The readings from Mass yesterday (Wednesday of the 6th Week of the Year) give two helpful images that call us to patience. Patience is a virtue through which we are willing to endure as we look for something better that will come to pass. The word comes from the Latin patior, which means “to suffer.” Thus the virtue of patience is the capacity or willingness to suffer some difficulty for a greater good rather than for immediate satisfaction. For example, we might be annoyed at someone’s behavior and want to vent our anger immediately, but patience (and prudence) might counsel that we should wait for a better moment to discuss the matter. We are willing to suffer now for a potentially better outcome later.
We also need to learn patience in the areas of moral and spiritual growth, both for ourselves and others. Growth usually comes slowly and in stages. The term “stages” suggests that certain things need to be firmly in place before other things can happen. Jesus once said, I still have many things to say to you, but you cannot bear them now. When the Spirit of truth comes, he will guide you into all the truth (Jn 16:12-13). In this we see the patience of God as He accustoms us to His wisdom and truth. We read elsewhere, God’s patience is directed to our salvation (2 Peter 3:15). His patience for us is no mere coddling; it is meant to be ongoing, steady work as we grow in maturity and greater conformity to the truth.
This leads to the two images of patience in Wednesday’s readings. One occurs in the Gospel; in it, Jesus heals a blind man.
[Jesus] laid his hands on the man and asked, “Do you see anything?” Looking up the man replied, “I see people looking like trees and walking.” Then he laid hands on the man’s eyes a second time and he saw clearly; his sight was restored and he could see everything distinctly (Mk 8:23-25).
It’s hard not to laugh a bit at this. Even Jesus had to lay hands on some folks more than once! We are more accustomed to seeing His miracles as instant fixes, and this is dangerous. What the miracles mean to teach is that the event described in the passage is what happens to us (if we are faithful), but extended over a longer period of time. Most of us see more clearly over time, rather than all at once. The Lord removes our blindness in stages and through ongoing healing. The miracle described here illustrates that well. Jesus works patiently with the blind man, and he works even more patiently with us.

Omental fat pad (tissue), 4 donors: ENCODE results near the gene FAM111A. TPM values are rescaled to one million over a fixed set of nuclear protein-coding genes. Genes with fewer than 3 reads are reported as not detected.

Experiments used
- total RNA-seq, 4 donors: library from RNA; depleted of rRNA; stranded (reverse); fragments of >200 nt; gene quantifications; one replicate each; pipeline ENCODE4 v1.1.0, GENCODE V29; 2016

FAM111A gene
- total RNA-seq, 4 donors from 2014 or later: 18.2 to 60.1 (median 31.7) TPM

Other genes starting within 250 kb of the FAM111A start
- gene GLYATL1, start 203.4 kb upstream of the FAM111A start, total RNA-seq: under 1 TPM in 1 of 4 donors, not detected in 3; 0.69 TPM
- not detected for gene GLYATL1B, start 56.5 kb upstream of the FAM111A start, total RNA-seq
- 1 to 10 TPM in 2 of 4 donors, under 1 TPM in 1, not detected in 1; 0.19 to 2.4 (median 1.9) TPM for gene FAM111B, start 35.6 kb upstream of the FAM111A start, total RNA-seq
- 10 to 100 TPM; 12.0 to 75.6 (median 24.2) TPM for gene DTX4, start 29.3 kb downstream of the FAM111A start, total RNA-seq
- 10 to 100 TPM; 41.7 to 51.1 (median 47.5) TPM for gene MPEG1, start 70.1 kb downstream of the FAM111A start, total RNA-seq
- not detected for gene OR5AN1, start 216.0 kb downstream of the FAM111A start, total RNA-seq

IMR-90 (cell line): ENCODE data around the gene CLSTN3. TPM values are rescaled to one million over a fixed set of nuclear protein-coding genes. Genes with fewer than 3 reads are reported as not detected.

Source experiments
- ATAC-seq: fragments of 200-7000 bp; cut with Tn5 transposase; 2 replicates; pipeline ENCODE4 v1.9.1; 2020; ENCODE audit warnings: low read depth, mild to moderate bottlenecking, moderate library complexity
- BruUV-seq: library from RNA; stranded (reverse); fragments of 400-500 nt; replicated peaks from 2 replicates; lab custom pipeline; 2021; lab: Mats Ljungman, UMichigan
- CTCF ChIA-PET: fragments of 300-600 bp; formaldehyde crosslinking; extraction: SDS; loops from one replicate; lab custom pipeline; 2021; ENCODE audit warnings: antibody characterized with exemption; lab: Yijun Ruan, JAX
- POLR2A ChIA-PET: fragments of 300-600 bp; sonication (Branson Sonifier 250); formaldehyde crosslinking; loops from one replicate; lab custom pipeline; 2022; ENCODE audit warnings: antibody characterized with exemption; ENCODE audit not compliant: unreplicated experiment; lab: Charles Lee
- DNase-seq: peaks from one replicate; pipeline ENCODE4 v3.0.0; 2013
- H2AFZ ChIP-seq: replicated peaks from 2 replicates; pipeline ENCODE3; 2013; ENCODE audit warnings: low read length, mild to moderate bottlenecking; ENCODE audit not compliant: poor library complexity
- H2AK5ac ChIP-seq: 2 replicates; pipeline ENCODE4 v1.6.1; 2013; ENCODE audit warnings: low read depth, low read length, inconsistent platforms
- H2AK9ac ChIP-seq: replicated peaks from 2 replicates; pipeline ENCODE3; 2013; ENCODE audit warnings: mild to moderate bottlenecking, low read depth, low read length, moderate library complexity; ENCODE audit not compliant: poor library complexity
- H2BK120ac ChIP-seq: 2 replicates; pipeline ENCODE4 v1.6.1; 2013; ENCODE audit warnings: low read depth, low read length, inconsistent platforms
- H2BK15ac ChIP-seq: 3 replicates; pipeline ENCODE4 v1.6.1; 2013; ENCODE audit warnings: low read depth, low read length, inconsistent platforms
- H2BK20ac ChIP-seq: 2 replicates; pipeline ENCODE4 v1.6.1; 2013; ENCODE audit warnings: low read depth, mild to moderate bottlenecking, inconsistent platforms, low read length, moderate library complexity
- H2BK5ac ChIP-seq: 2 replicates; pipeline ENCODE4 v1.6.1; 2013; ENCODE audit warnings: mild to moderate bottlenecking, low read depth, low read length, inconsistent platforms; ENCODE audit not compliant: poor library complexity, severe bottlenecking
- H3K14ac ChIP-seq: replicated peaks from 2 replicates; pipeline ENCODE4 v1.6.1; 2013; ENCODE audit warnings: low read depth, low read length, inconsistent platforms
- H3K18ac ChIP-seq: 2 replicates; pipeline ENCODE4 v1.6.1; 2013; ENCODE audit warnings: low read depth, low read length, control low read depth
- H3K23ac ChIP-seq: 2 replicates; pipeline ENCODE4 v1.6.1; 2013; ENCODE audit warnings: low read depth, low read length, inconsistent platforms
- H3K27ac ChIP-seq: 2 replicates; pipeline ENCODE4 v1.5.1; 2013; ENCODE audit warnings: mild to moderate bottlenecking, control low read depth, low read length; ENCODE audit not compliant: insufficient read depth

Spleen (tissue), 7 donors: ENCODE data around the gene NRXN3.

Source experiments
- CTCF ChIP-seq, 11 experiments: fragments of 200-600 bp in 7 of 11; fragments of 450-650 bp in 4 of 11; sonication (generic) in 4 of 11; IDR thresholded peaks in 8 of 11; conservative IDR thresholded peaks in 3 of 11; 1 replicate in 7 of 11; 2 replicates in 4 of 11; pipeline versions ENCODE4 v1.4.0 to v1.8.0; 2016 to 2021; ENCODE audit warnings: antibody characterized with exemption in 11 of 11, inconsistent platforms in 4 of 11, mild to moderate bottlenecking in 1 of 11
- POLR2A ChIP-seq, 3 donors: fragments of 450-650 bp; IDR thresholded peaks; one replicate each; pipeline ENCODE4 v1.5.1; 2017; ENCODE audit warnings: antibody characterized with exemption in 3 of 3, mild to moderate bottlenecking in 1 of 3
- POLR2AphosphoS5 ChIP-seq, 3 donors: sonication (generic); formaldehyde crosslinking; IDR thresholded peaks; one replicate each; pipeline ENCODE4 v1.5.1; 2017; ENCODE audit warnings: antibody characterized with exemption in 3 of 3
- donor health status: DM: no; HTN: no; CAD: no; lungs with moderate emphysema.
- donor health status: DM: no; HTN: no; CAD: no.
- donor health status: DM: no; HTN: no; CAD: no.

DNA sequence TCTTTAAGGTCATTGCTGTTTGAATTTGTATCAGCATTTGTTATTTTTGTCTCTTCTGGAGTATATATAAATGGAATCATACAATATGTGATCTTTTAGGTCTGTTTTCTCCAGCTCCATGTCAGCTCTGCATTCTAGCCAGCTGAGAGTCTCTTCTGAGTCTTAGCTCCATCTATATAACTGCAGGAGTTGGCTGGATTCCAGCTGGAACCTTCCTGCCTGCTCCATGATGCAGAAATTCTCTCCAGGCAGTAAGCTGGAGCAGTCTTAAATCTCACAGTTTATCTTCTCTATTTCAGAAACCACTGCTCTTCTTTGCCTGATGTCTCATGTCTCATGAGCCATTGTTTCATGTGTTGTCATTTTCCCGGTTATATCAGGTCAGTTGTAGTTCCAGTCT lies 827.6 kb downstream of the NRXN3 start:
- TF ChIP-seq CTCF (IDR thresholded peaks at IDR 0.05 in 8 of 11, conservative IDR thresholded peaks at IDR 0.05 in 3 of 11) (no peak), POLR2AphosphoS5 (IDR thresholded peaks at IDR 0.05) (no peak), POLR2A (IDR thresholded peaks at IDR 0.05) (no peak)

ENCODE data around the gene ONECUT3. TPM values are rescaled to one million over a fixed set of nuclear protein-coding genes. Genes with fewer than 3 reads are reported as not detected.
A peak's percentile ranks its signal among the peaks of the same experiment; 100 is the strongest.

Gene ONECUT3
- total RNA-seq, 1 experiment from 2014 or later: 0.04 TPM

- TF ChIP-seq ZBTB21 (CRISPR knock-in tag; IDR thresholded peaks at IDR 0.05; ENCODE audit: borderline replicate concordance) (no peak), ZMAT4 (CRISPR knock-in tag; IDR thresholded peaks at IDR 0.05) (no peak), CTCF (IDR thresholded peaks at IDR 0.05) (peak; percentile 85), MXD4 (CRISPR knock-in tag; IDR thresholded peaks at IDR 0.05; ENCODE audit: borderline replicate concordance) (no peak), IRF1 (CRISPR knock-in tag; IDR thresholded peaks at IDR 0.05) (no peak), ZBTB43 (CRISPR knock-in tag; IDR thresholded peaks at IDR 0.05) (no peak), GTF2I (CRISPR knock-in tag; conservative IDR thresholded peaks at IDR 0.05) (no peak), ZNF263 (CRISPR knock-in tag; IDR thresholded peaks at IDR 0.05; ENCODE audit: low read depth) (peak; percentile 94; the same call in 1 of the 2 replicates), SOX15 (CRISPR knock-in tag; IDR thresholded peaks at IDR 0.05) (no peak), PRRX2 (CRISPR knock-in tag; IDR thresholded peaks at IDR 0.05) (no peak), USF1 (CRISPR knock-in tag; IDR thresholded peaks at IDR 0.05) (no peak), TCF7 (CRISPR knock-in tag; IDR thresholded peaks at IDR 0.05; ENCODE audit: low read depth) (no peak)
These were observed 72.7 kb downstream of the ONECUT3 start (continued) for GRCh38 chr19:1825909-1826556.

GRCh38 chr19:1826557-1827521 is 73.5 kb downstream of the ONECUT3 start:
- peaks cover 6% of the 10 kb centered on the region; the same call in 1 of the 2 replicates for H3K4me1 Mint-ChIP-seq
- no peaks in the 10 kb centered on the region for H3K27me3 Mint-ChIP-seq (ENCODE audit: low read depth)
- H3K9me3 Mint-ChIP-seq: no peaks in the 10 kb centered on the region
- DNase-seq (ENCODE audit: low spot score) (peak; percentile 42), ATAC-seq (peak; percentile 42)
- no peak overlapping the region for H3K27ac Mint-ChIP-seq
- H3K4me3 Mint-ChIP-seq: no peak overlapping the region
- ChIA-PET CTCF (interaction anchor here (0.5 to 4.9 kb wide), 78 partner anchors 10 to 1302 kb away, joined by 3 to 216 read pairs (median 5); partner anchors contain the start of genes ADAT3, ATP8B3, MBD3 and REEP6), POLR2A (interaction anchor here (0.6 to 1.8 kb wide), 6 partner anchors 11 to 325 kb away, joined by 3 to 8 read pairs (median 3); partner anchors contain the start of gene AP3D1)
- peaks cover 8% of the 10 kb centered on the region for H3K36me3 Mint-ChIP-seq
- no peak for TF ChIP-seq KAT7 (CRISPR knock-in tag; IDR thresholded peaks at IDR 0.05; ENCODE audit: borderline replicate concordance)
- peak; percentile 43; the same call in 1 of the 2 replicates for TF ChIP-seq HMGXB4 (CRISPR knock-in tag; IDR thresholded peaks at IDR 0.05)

We, too, must learn to work with others over time to restore lost vision. Sometimes in order to grasp higher truths, other supporting truths and first principles must first be understood. When a person has been in a dark room, it is usually inadvisable to turn on all the lights at once; rather, it is better to accustom him to the light gradually. Thus, patience and prudence counsel persistently working, with ourselves and others, so that progress can be made.
A second picture of patience is seen in the first reading from the Book of Genesis. Noah is “working” with a dove to assess the stages of the flood:
[Noah] sent out a dove,
to see if the waters had lessened on the earth.
But the dove could find no place to alight and perch,
and it returned to him in the ark,
for there was water all over the earth.
Putting out his hand, he caught the dove
and drew it back to him inside the ark.
He waited seven days more and again sent the dove out from the ark.
In the evening the dove came back to him,
and there in its bill was a plucked-off olive leaf!
So Noah knew that the waters had lessened on the earth.
He waited still another seven days
and then released the dove once more;
and this time it did not come back (Gen 8:8-13).
Allow the dove to symbolize our growth and maturity, for we live in a world that is often flooded with trouble.
- In the first stage, the dove flutters about and is so terrified by what it sees that Noah must reach out and rescue it by pulling it back into the ark.
- In the second stage, the dove finds a sign of hope, serenity, and peace. It is able to return showing this sign of progress and peace.
- In the final stage, the dove flies free!
This is a picture of growth and maturity for us, who in stages become free of our fears and from excessive dependence on others; eventually we fly free. As Noah patiently worked with the dove, so God patiently works with us. This is also how we should work with our own self and others.
When I was in my mid-thirties, I was afflicted with grave anxiety and was being treated for it. In a difficult and discouraging moment, I angrily said to God, “If you wanted to, you could just fix this for me in an instant!” God replied, “I will not do violence to you.” I quickly responded, “I didn’t ask you to do violence to me.” God retorted, “Yes, you did.”
Indeed, healing takes time. For example, heart surgery is a delicate work and not to be rushed. Many people want relief, not healing. Healing involves hard work; it means making important changes in our life. It usually means looking honestly at our wounds and then doing the spiritual and psychological equivalent of “physical therapy.”
This leads us back to where we began: We need to learn greater patience. But patience is not passive; it is not resignation to sin or other harmful drives. Patience involves suffering; it is a resolve to stay in an often-difficult relationship with what (or who) troubles us so as to lay hold of the greater goal of holiness and healing. Patience is not looking for a quick fix or mere relief; it is looking for healing. Healing is hard, but it is better—far better—than mere relief.